But, first, a true rarity: The first recording Andy Iona ever made. Billed as “Andy Aiona’s Novelty Four,” the group laid down the song simply listed as “Hula Girl” on the record’s center label for Columbia Records in Los Angeles on January 14, 1929. (The song is, in fact, one of the earliesthapa-haole tunes, “Hapa-Haole Hula Girl,” by one of the earliest creators of the genre, Sonny Cunha.) Notice that there is nary a steel guitar to be heard here. Instead, we have Andy’s tenor saxophone – which you hear prominently in an improvised solo. You also hear the big dance band sound that was the rage back home at the Moana and the Royal Hawaiian and which Andy would soon bring to the Hawaiian Room.

Fast forward to May 10, 1935… Back in Columbia Records studios but this time in New York City, Andy returns to a more traditional Hawaiian small group format – just the quartet of steel guitar, rhythm guitar, `ukulele, and bass – for “My Sweet Hawaiian Maid.” But you are still not hearing Andy on the steel guitar. This popular version of Iona’s group featured Danny Stewart (later of Hollywood studio work and the Hawaii Calls radio programs) on the steel guitar as well as future Hawaiian music legends Sam Koki and Freckles Lyons. Which member is playing which other instrument here remains a mystery – as it does with most of this group’s recordings – since all of the members could play every instrument and so they often traded off instruments – perhaps to confuse ardent listeners, perhaps to beat the boredom.

A few months later on September 16, 1935, Andy returns to Los Angeles to cut a few sides with a large dance band again under the direction of old partner Harry Owens. And while I don’t mean to hold out on you, this is still not Andy at the steel guitar. It is again Danny Stewart. Andy is handling the tenor saxophone chores since he remained very much in demand for his sax playing even after he took up the steel. You hear them perform the Ray Kinney composition “Hawaiian Hospitality” sung by a vocal trio led by Iona.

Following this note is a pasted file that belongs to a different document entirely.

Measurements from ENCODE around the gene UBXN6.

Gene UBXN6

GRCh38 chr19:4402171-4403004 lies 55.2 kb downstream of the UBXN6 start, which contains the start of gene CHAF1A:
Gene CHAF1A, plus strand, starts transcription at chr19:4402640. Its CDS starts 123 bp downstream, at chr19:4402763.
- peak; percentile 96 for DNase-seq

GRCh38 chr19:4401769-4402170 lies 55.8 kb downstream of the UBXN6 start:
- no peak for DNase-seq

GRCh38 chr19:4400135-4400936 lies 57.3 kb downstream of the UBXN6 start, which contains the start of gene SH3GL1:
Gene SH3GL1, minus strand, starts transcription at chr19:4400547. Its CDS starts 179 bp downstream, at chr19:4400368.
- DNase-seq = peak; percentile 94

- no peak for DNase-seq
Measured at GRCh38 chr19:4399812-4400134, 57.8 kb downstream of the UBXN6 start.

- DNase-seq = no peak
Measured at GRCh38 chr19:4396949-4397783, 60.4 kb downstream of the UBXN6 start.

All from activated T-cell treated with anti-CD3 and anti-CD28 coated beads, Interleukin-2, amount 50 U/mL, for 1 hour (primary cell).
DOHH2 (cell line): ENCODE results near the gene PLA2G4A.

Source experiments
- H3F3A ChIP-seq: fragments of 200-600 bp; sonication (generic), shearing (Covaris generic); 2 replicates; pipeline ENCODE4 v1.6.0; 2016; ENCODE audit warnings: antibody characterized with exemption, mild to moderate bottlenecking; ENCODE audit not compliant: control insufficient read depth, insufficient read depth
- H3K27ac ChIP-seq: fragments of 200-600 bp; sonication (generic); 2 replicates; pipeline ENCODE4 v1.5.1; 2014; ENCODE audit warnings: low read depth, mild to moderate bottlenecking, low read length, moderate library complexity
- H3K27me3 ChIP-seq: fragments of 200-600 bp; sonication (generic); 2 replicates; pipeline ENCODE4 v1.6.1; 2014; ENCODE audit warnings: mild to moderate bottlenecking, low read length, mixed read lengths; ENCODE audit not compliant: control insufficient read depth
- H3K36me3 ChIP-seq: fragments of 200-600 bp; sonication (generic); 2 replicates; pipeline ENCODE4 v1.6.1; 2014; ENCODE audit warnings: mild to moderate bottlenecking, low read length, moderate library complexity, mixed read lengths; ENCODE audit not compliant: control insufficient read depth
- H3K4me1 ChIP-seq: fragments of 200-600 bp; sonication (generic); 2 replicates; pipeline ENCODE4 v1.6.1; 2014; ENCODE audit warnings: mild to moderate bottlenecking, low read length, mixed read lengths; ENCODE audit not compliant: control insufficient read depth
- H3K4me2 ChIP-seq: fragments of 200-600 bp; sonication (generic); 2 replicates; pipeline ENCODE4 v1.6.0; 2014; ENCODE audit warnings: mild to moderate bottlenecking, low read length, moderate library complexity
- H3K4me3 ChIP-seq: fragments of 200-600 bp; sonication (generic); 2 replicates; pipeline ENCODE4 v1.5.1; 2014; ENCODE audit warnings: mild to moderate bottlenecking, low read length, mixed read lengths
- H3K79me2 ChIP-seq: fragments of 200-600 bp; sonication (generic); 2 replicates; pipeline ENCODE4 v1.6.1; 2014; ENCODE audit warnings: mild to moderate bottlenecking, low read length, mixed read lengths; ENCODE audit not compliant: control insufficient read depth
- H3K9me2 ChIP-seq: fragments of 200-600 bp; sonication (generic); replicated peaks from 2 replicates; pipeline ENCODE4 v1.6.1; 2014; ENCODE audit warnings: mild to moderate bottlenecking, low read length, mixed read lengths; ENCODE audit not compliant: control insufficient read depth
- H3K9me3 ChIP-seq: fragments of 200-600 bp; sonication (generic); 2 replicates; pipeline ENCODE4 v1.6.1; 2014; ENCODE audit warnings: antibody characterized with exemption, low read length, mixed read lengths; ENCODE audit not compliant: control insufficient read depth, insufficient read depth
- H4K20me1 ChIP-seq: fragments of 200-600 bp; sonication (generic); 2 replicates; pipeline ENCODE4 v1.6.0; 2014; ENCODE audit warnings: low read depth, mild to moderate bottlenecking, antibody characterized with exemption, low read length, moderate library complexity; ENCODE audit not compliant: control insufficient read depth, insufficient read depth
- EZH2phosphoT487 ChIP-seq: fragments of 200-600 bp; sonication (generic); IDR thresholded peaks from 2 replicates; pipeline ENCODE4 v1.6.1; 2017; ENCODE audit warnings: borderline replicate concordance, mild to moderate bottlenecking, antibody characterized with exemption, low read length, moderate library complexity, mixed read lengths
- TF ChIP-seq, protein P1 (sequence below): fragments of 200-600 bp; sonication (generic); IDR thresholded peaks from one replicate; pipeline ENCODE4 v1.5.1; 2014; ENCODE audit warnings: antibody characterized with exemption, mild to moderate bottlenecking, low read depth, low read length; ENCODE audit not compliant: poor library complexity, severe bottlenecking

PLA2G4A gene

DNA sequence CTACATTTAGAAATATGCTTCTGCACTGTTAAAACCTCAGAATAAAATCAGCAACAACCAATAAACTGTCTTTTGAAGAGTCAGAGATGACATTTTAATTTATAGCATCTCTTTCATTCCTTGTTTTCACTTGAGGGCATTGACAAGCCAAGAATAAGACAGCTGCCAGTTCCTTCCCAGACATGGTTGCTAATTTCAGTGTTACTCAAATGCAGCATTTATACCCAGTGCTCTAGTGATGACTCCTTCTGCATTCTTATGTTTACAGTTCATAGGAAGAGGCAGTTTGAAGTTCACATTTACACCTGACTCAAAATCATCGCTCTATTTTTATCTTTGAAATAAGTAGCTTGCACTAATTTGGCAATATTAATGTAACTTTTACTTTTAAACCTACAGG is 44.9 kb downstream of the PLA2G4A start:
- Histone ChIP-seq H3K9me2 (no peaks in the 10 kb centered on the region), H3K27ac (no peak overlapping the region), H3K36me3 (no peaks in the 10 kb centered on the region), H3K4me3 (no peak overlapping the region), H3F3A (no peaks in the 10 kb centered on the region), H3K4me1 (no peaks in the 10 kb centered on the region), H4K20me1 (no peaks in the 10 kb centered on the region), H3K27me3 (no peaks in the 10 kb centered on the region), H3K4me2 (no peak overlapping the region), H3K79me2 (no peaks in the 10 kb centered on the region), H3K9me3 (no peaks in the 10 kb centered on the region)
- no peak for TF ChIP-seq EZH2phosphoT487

The same group as on “My Sweet Hawaiian Maid” – with Buddy Silva substituting for Sam Koki – went back into the Columbia studios in L.A. on April 25, 1936 to cut their energetic double-time take on “Hola Epae.” And this is Andy on the steel guitar – finally. The lead vocalist here (who is likely Freckles Lyons) makes a most unorthodox musical choice: He does not sing the melody of the song. You hear what is supposed to be the melody sung by the vocal trio on the repeats, but the soloist improvises a different melody on his choruses. This is typically anathema in Hawaiian music – the lyric and melody considered somehow sacrosanct, to be sung exactly as the composer wrote them, especially when performed in the service of the hula. But as you can tell by the tempo, this version was never intended for the hula. Such is the carefree innovation of Iona and his collaborators.

Andy only cut a dozen or so more sides between this session and a session on December 15, 1936 – an indication that Andy had made the move back to NYC and devoted his time and energy to the Hawaiian Room. He would not record again for nearly two years on August 12, 1938.

And, not merely as an aside to the Hawaiian Room story, Andy married Leimomi Woodd – a Hawaiian Room dancer – and had three children. Leimomi’s sister, fellow Hawaiian Room dancer Jennie Napua Woood, married a local NYC musician named Lloyd Gilliom. Their granddaughter is Hawaiian songbird Amy Hanaiali`i Gilliom – making Andy Iona her great-uncle.

I laugh when I read accounts that Andy Iona made “dozens of recordings.” There are early 200 sides in my archives alone (and I do not purport to possess every side Andy ever cut). So we will no doubt hear more of the amazing Andy Iona when we celebrate his birthday on January 1.

Next time: The Hawaiian Room needs an emcee and a boy singer…